Family violence is violent, threatening or other behaviour by a person that coerces or controls a member of the person’s family (the family member) or causes the family member to be fearful. A child is exposed to family violence if the child sees or hears family violence or otherwise experiences the effects of family violence.
Unfortunately, many people live with family violence. Sometimes, even when there is no history of family violence, family violence becomes an issue when a relationship is breaking down and people are extremely stressed, angry and emotional. At Doolan Callaghan Family Lawyers we are highly experienced in dealing with family violence issues and you can speak to us confidentially about any concerns you have in this area and we will help you to work out the best solution to deal with the problem.
Examples of behaviour that may constitute family violence include (but are not limited to):
• an assault; or
• a sexual assault or other sexually abusive behaviour; or
• stalking; or
• repeated derogatory taunts; or
• intentionally damaging or destroying property; or
• intentionally causing death or injury to an animal; or
• unreasonably denying the family member the financial autonomy that he or she would otherwise have had; or
• unreasonably withholding financial support needed to meet the reasonable living expenses of the family member, or his or her child, at a time when the family member is entirely or predominantly dependent on the person for financial support; or
• preventing the family member from making or keeping connections with his or her family, friends or culture; or
• unlawfully depriving the family member, or any member of the family member’s family, or his or her liberty.
Research confirms the devastating impact family violence can have on children’s lives and their physical and emotional development. Violence affects children in many ways, whether it is directed at the children or directed at other members of their family and witnessed by the children. Courts consider family violence when making orders about children. Examples of situations that may constitute a child being exposed to family violence include (but are not limited to) the child:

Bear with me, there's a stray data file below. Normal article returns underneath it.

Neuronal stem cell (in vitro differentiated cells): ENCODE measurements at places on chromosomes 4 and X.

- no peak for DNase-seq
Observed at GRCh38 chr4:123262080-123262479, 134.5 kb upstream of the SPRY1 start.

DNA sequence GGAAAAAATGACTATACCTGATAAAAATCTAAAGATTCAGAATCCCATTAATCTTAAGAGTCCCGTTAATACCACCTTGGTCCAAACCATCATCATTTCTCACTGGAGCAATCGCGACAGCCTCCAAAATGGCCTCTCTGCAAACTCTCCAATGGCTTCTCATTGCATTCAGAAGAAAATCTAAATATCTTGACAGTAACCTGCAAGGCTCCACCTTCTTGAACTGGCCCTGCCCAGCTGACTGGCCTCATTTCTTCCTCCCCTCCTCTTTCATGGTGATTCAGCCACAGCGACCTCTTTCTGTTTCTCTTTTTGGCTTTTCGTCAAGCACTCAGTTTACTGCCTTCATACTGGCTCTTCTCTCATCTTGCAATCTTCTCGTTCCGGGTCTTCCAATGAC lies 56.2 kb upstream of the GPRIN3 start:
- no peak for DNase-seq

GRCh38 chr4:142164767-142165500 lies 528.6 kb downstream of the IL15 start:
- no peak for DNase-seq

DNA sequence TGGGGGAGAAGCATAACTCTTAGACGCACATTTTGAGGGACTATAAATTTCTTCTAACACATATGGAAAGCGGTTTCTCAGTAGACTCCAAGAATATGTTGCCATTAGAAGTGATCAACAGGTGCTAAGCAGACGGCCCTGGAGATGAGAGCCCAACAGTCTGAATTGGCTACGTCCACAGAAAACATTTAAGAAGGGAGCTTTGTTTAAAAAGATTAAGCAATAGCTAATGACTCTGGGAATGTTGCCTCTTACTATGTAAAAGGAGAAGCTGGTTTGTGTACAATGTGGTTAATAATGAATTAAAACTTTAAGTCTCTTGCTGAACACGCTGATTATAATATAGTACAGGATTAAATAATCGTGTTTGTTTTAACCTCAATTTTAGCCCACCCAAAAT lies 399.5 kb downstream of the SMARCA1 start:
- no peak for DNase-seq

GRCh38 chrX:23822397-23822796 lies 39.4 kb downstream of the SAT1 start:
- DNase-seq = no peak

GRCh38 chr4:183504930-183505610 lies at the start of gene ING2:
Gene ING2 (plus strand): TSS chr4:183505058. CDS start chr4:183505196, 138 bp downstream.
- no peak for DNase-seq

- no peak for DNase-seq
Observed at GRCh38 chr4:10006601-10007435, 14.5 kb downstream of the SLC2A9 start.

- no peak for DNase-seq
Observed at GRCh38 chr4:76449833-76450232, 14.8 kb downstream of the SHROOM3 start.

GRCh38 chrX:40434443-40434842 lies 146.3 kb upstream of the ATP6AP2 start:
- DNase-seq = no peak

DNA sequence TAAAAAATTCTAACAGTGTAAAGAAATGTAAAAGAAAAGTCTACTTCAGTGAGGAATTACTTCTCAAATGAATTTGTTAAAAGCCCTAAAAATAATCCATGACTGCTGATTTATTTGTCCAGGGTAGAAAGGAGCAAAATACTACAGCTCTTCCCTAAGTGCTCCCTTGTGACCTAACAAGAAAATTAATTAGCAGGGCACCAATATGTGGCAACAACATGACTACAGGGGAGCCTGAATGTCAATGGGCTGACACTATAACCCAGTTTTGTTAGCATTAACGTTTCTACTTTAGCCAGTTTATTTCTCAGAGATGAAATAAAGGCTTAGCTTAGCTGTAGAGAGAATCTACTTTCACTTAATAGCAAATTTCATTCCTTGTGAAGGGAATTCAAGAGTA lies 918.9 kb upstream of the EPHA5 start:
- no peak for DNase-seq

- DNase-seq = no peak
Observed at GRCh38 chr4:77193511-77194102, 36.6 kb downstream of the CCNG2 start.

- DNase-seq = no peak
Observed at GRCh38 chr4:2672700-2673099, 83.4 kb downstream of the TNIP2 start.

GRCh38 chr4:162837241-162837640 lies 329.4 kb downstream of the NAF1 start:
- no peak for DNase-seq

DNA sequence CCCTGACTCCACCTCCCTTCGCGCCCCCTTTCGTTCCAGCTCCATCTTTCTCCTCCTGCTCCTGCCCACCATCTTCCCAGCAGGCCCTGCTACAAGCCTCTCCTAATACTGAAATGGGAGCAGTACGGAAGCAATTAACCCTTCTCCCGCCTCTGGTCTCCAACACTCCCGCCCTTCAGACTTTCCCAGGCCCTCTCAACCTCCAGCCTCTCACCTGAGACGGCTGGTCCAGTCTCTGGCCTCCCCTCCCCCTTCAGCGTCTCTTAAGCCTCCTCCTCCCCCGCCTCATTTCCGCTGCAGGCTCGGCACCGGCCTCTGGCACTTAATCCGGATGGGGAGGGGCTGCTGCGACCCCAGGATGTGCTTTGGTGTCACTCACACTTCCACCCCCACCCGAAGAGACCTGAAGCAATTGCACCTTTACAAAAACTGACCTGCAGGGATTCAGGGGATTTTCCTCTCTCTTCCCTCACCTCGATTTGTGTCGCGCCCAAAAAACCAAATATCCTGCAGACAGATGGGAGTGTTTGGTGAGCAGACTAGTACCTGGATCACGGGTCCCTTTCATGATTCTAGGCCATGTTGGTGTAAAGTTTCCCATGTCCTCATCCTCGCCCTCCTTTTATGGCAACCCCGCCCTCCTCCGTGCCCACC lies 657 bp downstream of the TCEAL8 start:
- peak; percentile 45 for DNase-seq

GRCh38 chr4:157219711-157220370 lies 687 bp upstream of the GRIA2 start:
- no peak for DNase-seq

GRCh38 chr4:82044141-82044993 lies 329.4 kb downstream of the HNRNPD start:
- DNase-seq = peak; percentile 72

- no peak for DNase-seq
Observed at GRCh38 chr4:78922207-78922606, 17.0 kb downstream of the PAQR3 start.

• overhearing threats of death or personal injury by a member of the child’s family towards another member of the child’s family; or
• seeing or hearing an assault of a member of the child’s family by another member of the child’s family; or
• comforting or providing assistance to a member of the child’s family who has been assaulted by another member of the child’s family; or
• cleaning up a site after a member of the child’s family has intentionally damaged property of another member of the child’s family; or
• being present when police or ambulance officers attend an incident involving the assault of a member of the child’s family by another member of the child’s family.
When there is family violence often a Family Violence Order is made. A Family Violence Order is called different things in different States. In NSW, a family violence order is called an Apprehended Domestic Violence Order (commonly known as an AVO). An AVO may forbid one parent from coming within a set distance of another parent or stalking or harassing them. Under the Family Law Act, family violence orders can allow parties to come into contact with each other only for:
• delivering or collecting a child who is spending time with a parent or other person (as provided by the Family Law Act), or
• enabling parties to attend family counselling, family dispute resolution, a family consultant meeting or other court events and during court proceedings.
It is important to get sound specialised legal advice in relation to AVOs and family violence issues. Doolan Callaghan Family Lawyers can help you in this area. If you are under any immediate threat of family violence, you should call the police.